Jenna: Did any particular part(s) flood you with emotion or make you cringe at the thought of the memory?
Danielle: Writing "My Life, Made Possible by Pop Culture" was literally like taking a trip down memory lane. It sounds corny, but it's true. For a long time, I didn't remember much about my childhood, for whatever reason, but certain things always stood out-- and they always had to do with pop culture. That was the jumping off point for the book, but once I started writing-- the first chapter I started working on was "Just Another Super-couple" about my first encounter with Jensen Ackles-- it was like I had opened the door and so many other stories came to mind. Unfortunately I couldn't include them all in this book, as some of them had nothing to do with the central theme of how pop culture influenced my relationships. I had a whole section dedicated to Mariah Carey's "Glitter" album, for one, and another about my early days interning in daytime television.
I cringe any time I go back through old photos of myself as an awkward adolescent, so rooting around for proof beyond bad hair, bad clothes, and my old nose as to what exactly made me...aloof definitely had its uncomfortable moments. Especially because unlike a lot of other relationship memoirs, mine doesn't end with me happily married, which seems to be the most substantial way for people to show they've truly grown up and gotten over any past issues.
I think the one story I had the hardest time telling, and maybe this goes back to your first question in some ways, was about how I made that purity pledge in middle school (in the chapter "Be Careful What You Wish For"). I didn't cringe sharing such a private moment, per se, but rather the fact that I later broke up with a guy who told me he was planning to be a virgin until he got married. Reliving the scene as I wrote about it, I was struck by how hypocritical it was. My justification for my reasoning is in the chapter, but it's something that I look back on and wonder if I could have handled better at the time.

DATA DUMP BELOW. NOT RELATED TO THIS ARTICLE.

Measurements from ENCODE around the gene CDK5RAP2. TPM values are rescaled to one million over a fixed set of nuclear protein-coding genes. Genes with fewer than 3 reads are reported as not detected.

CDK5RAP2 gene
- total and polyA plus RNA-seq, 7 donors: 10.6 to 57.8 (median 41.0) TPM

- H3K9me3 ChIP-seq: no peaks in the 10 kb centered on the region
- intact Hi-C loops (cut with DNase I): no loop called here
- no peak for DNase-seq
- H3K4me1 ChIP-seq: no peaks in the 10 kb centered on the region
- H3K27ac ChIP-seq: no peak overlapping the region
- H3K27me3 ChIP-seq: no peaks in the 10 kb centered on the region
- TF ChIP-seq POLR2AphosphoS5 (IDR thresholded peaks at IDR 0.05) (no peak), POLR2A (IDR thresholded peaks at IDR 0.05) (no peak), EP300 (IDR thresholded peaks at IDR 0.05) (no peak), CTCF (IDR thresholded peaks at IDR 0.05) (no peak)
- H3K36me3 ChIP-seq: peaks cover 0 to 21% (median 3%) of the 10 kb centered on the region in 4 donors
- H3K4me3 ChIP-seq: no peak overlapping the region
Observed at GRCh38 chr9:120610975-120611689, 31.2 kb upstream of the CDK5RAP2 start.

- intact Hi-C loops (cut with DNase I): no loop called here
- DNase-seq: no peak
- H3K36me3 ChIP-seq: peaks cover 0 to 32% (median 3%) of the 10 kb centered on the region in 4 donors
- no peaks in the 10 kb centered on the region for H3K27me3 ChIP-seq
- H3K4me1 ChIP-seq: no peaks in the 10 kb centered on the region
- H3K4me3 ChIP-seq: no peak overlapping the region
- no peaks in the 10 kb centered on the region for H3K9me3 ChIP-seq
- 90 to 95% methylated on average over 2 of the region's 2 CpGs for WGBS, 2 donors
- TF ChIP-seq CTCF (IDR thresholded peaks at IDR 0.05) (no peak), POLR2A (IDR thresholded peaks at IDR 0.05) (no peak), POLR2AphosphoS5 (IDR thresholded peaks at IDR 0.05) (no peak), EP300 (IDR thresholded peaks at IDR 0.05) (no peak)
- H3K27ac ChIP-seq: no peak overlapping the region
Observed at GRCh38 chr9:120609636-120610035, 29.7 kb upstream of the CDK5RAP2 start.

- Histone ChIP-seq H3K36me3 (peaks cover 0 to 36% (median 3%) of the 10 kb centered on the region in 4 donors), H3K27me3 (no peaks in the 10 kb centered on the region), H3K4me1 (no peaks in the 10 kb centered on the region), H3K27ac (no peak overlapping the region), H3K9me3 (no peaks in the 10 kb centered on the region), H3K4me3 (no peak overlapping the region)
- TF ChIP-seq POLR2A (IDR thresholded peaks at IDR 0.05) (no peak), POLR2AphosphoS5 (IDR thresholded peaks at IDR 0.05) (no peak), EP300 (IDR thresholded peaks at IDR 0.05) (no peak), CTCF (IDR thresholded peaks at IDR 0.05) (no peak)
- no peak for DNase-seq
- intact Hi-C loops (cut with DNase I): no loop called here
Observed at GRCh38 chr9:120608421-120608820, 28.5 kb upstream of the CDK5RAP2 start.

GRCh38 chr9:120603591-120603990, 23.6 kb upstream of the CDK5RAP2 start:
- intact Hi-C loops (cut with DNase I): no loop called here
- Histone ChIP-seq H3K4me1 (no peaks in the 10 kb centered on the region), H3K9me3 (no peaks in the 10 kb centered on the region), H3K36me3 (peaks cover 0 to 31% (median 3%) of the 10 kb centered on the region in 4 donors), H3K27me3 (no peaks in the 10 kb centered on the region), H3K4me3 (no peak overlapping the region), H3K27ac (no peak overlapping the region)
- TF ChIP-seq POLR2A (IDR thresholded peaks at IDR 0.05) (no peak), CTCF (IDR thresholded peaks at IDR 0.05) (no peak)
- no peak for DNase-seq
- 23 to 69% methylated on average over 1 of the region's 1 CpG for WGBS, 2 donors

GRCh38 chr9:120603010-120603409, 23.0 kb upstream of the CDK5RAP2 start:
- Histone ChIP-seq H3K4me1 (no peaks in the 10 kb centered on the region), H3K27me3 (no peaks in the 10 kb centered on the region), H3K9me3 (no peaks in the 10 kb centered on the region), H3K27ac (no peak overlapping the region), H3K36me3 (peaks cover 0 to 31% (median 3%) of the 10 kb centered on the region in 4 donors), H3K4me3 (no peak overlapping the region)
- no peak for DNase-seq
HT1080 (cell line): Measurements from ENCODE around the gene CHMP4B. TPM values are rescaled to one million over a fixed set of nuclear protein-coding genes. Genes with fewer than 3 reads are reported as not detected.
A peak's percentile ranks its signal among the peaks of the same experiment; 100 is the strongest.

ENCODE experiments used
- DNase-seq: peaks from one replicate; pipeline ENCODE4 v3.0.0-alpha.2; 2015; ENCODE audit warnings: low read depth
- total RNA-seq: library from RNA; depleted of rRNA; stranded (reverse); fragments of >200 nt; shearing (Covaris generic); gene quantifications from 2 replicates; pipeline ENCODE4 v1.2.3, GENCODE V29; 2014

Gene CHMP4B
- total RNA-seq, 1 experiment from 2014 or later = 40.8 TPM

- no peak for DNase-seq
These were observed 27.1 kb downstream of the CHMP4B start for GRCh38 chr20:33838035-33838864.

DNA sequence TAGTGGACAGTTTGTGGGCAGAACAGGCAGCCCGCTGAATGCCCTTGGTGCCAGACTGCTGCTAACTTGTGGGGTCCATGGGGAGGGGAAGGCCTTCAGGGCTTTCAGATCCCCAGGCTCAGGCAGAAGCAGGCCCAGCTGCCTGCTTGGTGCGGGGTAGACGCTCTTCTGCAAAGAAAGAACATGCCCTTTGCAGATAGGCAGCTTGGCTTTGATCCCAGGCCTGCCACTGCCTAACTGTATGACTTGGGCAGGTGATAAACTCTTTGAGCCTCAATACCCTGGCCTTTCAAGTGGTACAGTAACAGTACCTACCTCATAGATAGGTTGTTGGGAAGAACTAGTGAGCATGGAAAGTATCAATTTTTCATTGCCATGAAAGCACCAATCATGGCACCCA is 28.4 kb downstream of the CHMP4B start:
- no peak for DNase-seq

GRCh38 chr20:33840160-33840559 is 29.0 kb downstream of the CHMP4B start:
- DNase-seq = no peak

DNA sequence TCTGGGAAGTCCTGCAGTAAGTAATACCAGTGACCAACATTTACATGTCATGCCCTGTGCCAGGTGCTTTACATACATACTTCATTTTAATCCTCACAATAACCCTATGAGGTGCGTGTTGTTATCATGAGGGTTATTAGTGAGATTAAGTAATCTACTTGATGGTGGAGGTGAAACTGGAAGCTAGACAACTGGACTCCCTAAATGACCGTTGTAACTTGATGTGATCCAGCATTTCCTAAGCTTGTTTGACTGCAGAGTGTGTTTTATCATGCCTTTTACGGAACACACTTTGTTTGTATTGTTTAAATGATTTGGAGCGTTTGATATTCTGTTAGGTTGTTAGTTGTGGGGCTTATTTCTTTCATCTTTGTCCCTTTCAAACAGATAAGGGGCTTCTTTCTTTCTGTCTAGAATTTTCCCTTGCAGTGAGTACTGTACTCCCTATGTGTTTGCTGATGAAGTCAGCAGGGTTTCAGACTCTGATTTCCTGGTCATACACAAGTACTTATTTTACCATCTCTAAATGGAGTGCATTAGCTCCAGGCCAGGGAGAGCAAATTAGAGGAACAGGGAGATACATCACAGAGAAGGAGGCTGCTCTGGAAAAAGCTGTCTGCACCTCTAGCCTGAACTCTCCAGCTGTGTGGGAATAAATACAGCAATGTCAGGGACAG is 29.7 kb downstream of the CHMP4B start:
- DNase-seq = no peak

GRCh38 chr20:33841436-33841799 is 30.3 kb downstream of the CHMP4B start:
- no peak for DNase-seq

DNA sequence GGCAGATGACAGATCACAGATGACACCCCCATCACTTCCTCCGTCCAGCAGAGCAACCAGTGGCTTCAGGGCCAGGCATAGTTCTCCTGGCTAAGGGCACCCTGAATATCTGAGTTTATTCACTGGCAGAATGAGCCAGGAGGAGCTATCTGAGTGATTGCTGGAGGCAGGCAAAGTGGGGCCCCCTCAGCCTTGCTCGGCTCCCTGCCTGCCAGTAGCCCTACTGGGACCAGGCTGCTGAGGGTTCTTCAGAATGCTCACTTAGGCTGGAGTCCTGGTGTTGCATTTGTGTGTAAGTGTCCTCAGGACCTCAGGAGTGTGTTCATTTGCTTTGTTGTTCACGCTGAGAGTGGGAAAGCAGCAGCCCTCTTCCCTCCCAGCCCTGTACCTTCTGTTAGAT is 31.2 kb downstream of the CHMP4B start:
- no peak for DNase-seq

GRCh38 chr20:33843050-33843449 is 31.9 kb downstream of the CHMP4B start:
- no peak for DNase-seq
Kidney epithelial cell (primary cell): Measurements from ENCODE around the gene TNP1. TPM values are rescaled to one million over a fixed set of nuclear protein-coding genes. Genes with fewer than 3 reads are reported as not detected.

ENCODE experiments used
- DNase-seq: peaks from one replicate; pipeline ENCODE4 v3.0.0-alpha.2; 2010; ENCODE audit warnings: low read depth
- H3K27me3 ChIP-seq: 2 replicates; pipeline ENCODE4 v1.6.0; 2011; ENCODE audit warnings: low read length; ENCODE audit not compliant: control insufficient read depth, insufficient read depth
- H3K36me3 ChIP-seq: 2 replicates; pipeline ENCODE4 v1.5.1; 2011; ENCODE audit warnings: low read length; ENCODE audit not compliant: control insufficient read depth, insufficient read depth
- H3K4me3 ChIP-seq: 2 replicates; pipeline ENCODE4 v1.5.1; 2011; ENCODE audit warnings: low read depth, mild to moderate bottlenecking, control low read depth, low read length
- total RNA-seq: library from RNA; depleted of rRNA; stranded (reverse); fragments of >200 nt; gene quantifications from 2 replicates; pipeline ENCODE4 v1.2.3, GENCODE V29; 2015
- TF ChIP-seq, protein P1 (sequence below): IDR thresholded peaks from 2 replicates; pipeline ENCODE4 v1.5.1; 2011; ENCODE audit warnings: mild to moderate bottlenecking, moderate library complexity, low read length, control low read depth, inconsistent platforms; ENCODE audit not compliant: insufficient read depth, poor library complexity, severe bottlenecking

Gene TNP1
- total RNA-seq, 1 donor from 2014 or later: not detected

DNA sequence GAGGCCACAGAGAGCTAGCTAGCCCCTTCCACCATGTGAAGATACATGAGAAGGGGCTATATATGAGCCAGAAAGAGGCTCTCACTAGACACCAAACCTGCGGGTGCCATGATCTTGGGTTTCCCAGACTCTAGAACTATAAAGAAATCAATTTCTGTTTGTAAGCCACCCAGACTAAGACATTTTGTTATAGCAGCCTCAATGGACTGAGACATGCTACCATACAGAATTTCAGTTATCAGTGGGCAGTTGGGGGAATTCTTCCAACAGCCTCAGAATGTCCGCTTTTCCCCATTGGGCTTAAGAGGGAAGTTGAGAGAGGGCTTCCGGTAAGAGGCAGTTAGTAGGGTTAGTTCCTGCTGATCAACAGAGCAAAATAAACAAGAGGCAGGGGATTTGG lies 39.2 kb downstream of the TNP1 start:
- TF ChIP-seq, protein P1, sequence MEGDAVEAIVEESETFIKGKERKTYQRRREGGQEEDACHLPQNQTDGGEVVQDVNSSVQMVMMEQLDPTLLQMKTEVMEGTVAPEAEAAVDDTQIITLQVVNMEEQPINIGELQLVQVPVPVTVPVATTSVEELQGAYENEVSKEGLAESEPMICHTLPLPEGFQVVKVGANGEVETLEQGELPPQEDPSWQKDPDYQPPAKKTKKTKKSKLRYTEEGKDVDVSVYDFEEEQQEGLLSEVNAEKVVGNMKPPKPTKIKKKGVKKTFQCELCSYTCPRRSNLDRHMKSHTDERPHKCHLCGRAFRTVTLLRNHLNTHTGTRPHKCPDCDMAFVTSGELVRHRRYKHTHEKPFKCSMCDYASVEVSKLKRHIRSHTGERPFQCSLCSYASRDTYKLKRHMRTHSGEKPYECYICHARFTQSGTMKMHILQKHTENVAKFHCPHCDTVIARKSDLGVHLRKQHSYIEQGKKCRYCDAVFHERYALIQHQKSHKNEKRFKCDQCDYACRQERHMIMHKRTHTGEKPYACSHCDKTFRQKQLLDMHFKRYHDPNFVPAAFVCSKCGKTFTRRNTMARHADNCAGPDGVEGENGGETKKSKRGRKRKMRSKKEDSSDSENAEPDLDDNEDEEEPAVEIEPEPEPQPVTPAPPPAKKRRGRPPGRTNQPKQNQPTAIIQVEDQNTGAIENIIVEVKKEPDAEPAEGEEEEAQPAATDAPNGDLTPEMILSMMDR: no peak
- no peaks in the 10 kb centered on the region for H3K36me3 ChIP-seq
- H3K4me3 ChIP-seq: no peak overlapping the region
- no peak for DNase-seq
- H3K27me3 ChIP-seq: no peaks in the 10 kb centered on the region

I also wrote a whole section about learning about love and sex (and the difference between the two) from the movies and then being severely disappointed when real life didn't mimic those moments...but I didn't end up keeping that in the final manuscript because let's face it, it's just a little bit icky to learn about something so intimate that way.
Jenna: As I read I had many OMG moments where I was seriously like "I thought I was the only one that did that!" And for the most part, they were 'things' I did that I would never think to share! LOL! Reading your TV experiences reaffirmed that we crazy TV lovers are certainly not alone. What was your mission with this book? To reach the inner TV fan in all of us?
Danielle: Wait, now I want to know which specific 'things'! Because I seriously wrote a lot of moments that I said to myself 'No one is going to "get" this; they're going to think you're nuts'! And I was okay with that.
Jenna: I'll never tell...
Danielle: I know my story is very specific when it comes to the details-- the shows I gravitated towards, for example; very few people I talk to today remember California Dreams or Ghostwriter, which I just find extremely sad, but whatever. But what I hope-- and really do believe-- people will take away from it is that sense of trying to find a place in life.
We all went through adolescence, so yes, there is the nostalgia factor, too. There will be readers who start to remember where they were at a certain point in TV history when I bring up an episode or a character or a situation. But more than that, it's a coming-of-age story about figuring out who you are and what you want. We all have outlets for that; mine just happened to be pop culture.
I really do think that even people who aren't huge "TV heads" would find things they can relate to within this book (and hey, if they didn't want a lot of 90s TV, maybe the book will even teach them a little bit about it and entice them to pick up the DVDs)
Jenna: Like you mentioned, at times I felt like we were walking down memory lane with a TV by our sides. There's got to be a certain memory in the book that you just LOVE! Or..many of them...what was your favorite part/time period to write about?